Apple iPhone 8's special features will require special components from various manufacturers. Until last year, the company only dealt with LCD screens which came from LG. However, with the launch of iPhone 8 at the helm, the rumor of Apple using OLED screens is almost certain. These OLED screens are one of the biggest reasons why Apple might sell the iPhone 8 at an extraordinary price.
Other than price, the company is also risking market domination of it rival brand, Samsung. Currently, Samsung is the only brand capable of manufacturing OLED screens on a massive scale. The American company wouldn't want to give Samsung an undue advantage of being the sole manufacturer of the most important component of its flagship.
According to a report by AppleInsider, Apple is in 'urgent need' of alternate suppliers of OLED screens as Samsung has strong bargaining power against the American tech company. According to the report, analyst Ming-Chi Kuo of KGI Securities issued a note to the investors which indicates this urgency of finding an alternate manufacturer.
Kuo claims that this new OLED display is costing Apple a hefty $120 -$130 per unit compared to the $45 to $55 per unit for the LCD screen on iPhone 7 Plus that was launched last year.
However, it is highly unlikely that Apple will find an alternative any time soon. Samsung holds patents to most technologies related to OLED screens and is the only manufacturer to match up the demand of these screens.
The fabrication process of an OLED screen requires special attention to detail. A single speck of dust can ruin the entire process. Even if Apple finds an alternate, the manufacturer will require a massive amount of time to build facilities that can assemble OLED screens.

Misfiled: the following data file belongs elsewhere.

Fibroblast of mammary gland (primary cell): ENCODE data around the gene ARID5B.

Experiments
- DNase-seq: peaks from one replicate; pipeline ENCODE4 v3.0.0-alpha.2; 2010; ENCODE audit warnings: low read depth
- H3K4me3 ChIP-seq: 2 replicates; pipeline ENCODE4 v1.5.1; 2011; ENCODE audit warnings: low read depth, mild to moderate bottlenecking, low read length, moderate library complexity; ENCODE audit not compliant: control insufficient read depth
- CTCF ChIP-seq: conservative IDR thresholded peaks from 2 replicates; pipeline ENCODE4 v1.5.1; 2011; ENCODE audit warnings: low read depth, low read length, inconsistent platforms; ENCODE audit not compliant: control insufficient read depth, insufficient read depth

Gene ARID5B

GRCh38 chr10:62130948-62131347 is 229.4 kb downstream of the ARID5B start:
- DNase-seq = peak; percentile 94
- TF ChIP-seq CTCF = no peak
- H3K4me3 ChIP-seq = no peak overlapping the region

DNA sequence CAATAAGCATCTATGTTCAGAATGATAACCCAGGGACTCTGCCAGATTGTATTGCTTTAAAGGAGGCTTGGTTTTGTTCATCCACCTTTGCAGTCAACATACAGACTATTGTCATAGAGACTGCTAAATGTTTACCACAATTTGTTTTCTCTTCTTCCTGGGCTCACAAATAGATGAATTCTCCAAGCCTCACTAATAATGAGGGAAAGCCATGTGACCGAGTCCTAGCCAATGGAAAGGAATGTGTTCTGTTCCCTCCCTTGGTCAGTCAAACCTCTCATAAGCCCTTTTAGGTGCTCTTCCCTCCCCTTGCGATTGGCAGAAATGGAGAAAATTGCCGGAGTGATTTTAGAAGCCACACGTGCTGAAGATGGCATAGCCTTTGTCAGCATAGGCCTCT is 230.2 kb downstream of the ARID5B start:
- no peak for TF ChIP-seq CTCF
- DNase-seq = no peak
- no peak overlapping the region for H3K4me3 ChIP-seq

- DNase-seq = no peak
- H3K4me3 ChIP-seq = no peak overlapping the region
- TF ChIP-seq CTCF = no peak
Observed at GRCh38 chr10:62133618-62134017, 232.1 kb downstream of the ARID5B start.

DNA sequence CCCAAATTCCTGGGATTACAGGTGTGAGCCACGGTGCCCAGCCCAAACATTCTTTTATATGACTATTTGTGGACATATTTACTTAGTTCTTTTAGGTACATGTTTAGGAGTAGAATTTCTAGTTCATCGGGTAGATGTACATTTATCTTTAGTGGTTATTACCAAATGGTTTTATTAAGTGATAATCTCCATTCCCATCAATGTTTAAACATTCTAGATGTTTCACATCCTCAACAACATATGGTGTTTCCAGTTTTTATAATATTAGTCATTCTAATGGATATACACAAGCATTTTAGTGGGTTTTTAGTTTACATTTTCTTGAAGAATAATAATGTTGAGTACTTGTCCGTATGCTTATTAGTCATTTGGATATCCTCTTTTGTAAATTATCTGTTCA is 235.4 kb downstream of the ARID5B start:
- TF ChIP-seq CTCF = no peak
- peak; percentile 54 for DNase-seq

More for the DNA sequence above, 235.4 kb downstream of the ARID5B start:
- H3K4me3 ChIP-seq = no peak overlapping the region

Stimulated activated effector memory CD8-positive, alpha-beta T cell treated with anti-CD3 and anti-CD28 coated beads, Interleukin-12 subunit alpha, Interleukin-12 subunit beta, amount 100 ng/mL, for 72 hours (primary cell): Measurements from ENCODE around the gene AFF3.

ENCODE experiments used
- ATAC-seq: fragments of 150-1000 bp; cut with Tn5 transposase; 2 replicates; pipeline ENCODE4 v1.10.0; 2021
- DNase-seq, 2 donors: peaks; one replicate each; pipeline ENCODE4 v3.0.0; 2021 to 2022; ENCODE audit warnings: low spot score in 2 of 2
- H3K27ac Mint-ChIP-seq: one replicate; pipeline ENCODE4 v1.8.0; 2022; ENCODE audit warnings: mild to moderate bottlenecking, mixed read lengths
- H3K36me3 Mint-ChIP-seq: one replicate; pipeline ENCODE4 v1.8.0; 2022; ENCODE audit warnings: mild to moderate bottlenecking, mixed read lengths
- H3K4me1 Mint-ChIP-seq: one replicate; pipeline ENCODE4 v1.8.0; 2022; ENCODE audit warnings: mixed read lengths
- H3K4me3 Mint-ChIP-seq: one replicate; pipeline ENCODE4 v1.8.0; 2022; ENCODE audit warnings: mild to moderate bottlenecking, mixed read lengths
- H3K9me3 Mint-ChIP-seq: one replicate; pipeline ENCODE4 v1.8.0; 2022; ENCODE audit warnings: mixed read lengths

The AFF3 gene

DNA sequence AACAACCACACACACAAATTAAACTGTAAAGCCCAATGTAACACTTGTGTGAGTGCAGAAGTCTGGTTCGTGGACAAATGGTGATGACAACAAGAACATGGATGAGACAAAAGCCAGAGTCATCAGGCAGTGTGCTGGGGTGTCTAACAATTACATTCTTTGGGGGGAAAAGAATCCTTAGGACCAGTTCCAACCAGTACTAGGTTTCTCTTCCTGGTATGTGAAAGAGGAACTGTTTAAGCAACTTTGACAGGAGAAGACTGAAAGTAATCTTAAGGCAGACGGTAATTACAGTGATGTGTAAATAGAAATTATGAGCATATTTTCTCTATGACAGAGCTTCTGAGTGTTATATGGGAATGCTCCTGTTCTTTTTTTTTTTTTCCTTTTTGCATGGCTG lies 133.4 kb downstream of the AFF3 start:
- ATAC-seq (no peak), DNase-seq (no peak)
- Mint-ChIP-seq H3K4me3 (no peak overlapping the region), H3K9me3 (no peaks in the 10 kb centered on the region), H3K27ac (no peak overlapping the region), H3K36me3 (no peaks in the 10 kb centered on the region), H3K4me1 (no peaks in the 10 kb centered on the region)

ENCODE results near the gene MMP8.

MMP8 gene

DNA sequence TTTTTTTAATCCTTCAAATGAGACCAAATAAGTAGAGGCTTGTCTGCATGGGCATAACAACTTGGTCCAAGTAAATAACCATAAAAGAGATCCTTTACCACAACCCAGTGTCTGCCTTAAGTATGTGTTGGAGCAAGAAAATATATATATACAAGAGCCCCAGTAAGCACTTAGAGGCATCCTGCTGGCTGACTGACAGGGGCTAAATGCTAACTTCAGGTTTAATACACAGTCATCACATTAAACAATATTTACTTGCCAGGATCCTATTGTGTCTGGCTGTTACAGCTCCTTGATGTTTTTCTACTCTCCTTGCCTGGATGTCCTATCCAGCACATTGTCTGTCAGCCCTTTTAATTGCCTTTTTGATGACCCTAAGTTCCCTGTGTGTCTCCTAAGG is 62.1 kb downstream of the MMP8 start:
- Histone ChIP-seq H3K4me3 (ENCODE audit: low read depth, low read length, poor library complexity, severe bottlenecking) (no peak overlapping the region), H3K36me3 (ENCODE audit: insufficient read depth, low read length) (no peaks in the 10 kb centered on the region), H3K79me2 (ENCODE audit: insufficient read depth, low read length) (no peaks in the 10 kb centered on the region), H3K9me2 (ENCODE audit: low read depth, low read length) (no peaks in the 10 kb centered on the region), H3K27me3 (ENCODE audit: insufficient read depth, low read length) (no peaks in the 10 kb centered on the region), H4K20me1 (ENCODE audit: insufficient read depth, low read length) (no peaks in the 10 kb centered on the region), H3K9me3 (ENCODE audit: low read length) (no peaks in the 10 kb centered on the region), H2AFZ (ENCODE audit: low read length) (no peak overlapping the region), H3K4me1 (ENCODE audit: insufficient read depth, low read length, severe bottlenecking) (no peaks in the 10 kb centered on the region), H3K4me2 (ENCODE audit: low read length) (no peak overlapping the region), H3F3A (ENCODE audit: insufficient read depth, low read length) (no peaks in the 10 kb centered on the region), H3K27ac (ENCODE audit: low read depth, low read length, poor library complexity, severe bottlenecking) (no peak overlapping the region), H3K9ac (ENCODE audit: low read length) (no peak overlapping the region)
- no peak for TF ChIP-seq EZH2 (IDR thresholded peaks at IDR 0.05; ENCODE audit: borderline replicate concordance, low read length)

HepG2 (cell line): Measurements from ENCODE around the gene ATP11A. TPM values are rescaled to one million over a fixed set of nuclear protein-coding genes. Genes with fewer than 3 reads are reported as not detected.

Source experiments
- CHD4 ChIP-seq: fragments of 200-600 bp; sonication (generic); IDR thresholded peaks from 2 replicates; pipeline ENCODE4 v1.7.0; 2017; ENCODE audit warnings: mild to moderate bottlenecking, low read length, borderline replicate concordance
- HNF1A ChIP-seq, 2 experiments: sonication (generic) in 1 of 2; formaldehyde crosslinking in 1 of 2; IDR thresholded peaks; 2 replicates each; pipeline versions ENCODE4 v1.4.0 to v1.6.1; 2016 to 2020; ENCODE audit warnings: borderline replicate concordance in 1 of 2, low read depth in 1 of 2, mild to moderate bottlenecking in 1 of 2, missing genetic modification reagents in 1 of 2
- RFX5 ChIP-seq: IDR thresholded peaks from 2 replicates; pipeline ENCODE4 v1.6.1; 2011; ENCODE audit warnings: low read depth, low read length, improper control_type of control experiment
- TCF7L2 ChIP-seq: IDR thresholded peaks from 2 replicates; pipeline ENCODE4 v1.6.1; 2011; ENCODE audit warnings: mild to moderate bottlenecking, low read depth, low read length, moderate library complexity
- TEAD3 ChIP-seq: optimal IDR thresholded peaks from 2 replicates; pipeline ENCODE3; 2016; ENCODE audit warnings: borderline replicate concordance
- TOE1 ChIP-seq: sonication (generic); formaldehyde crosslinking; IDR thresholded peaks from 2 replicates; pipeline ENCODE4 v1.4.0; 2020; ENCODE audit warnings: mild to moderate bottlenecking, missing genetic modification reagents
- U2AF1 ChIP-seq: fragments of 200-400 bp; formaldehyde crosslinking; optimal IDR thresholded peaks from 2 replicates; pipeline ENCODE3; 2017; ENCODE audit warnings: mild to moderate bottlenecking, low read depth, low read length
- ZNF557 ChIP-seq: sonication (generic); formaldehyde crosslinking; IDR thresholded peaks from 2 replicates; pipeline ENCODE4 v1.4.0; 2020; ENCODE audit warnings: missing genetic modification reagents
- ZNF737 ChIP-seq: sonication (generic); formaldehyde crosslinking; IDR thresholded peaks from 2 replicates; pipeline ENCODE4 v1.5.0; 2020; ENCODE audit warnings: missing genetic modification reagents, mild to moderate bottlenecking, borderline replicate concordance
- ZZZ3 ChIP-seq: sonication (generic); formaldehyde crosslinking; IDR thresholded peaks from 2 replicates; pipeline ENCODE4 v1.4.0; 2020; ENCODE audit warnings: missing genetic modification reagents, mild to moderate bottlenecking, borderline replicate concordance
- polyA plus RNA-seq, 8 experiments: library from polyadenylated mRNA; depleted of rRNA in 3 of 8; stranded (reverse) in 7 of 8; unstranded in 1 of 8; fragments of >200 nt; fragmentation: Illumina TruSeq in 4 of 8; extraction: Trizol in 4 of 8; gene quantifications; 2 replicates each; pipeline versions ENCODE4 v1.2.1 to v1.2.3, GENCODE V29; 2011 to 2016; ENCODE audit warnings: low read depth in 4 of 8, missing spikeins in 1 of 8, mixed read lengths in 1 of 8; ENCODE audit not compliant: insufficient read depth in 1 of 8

According to another report by AppleInsider, LG is preparing to enter full scale OLED production by 2019. Until then, Apple will have to rely on Samsung to manufacture the next two generations of OLED screens (if Apple choses to go for OLED in the next gen iPhone as well).
OLED screens are expected to feature on 40 per cent of smartphones sold in 2020. Unlike LCD, OLED displays don't rely on backlight to relay colours. The screen can emit light on its own, allowing parts of the screen to remain active while truly black parts of the screen do not need to light up at all. This not only saves battery but also enables much slimmer display units.
Given the ability to turn off pixels, the blacks are much deeper on OLED screens in comparison LCD displays. However, the tough manufacturing process also means that these displays will be much more expensive to replace once broken.
Apple will be launching its anniversary edition iPhone next week. One of the biggest and most consistent leak regarding the device has been an edge to edge display. Given the complexities of the new display, the device might ditch the finger print sensor altogether for 3D face recognition.